quibus ortus sis, non quibuscum vivas, considera: Cicero exhorts Antony to comport himself in line with the illustrious representatives of his family tree rather than the rabble with whom he has ended up living, not least his wife Fulvia and his brother Lucius. Cicero inveighs against both throughout Philippic 2. The rhetoric of the rotten fruit of a glorious tree is a familiar weapon in the rhetorical arsenal of the homo novus, who uses the notion of generational decline to attack the established nobility and their conceit that they pass down ancestral excellence from generation to generation. The second person singular present imperative considera governs two indirect questions (hence the subjunctives ortus sis and vivas). orior, in the sense ‘to be born of’, ‘to descend from’, can be construed with the prepositions ab and ex or (as here) with the plain ablative (quibus).

    quibuscum: = cum quibus.

    mecum [age], ut voles: redi cum re publica in gratiam: the opening of the sentence is elliptical. It is possible to supply redi in gratiam with mecum from what follows (‘reconcile yourself with me whenever you wish — but reconcile yourself now with the state’) or a more general imperative like age: ‘treat me as you like — but reconcile yourself with the state’). redi is the second person singular present imperative active of redeoredireredire in gratiam is idiomatic: ‘to become reconciled (with)’ (Cf. reducere in gratiam = to reconcile). gratia here signifies ‘goodwill between two parties’.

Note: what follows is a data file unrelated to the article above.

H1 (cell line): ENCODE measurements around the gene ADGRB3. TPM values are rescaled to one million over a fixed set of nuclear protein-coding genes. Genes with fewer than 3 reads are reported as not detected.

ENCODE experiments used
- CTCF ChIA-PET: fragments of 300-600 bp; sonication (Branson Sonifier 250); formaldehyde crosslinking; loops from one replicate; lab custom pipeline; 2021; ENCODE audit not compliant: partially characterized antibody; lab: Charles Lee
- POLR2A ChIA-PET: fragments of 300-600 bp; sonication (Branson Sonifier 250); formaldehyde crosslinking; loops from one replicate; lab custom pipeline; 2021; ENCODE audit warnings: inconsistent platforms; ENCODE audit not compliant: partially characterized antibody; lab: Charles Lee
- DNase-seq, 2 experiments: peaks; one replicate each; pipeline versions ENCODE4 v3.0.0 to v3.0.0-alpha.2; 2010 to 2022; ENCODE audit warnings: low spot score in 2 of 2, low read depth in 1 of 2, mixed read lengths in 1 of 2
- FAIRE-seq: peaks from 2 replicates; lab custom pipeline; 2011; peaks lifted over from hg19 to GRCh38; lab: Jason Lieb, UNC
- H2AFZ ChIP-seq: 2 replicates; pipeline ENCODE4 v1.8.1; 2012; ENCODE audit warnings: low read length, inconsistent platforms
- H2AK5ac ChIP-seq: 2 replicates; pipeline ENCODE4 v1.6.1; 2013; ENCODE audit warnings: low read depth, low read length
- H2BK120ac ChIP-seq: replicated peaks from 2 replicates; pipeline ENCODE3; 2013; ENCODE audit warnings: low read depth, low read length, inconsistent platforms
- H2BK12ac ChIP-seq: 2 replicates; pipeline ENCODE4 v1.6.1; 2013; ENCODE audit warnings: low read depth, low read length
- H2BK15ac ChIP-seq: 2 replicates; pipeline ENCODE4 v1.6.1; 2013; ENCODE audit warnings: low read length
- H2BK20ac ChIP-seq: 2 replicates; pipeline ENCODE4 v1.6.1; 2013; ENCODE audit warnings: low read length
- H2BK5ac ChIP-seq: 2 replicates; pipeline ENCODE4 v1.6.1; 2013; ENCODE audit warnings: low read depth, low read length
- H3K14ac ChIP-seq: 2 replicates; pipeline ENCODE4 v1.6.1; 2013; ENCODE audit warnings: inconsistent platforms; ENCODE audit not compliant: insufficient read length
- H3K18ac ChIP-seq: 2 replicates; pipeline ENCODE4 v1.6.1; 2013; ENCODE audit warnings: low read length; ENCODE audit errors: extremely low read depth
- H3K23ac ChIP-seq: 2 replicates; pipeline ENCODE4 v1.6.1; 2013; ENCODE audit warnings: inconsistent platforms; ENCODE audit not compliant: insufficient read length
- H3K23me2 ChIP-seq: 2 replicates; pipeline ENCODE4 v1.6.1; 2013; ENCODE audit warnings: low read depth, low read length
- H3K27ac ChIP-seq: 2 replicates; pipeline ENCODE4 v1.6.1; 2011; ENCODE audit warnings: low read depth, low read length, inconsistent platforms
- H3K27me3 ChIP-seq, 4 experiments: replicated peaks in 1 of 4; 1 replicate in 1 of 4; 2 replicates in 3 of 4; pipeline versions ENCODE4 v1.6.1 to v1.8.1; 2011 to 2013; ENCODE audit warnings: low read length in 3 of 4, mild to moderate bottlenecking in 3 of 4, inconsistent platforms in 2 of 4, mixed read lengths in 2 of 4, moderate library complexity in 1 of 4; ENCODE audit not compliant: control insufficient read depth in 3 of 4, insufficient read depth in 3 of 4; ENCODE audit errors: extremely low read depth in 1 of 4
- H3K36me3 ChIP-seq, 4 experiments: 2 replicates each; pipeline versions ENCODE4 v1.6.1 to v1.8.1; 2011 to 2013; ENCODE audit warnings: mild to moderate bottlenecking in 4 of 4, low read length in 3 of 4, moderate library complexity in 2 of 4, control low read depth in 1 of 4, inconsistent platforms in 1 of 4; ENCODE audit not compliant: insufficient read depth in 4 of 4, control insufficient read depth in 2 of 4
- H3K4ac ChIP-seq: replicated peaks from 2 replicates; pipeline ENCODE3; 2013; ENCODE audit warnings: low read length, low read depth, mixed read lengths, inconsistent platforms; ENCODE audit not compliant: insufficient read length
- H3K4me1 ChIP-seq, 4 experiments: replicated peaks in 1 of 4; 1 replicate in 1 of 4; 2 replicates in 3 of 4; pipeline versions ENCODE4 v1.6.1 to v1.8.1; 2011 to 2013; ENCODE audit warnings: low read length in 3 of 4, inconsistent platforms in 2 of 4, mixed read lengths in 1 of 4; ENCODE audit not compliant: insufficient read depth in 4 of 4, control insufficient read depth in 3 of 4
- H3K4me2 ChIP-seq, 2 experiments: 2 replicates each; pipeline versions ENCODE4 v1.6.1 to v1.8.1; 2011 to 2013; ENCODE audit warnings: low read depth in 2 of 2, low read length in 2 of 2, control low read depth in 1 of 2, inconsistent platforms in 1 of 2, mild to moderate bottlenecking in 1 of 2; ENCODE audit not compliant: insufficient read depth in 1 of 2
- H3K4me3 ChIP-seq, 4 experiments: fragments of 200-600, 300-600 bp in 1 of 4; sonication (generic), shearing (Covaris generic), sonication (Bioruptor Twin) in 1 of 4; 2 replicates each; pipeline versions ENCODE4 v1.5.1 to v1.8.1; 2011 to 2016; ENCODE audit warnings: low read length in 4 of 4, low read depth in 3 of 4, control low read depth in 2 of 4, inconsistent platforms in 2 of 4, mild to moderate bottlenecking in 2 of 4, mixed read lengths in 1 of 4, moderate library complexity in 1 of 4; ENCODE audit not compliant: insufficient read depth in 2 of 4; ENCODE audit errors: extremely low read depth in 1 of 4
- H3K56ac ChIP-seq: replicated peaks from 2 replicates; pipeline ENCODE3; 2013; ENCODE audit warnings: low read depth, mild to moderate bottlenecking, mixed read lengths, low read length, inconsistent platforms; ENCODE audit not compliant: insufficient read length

sed de te tu videris; ego de me ipse profiteborvideris is second person singular future perfect active of video, indicating future anterior value but with a hortatory touch: ‘but it will have been / is up to you to see to yourself’. This use of the so-called futurum exactum ‘is idiomatic Latin to express that one leaves a debatable point to others to decide, and will continue with an idea about which one is certain oneself. In other words, it is a formula indicating something like “it is immaterial to me”’ (Bremmer and Formisano 2012: 171; cf. Kühner-Stegmann II.1, 149). By contrast profitebor is in the simple future. The contrastive use of the second and first personal pronouns (de te tu – ego de me), further reinforced by the chiastic design and the addition of the reflexive ipse, could not be more pronounced. Right after dismissing Antony, Cicero indulges in a proto-Lutherian moment: he professes his civic creed.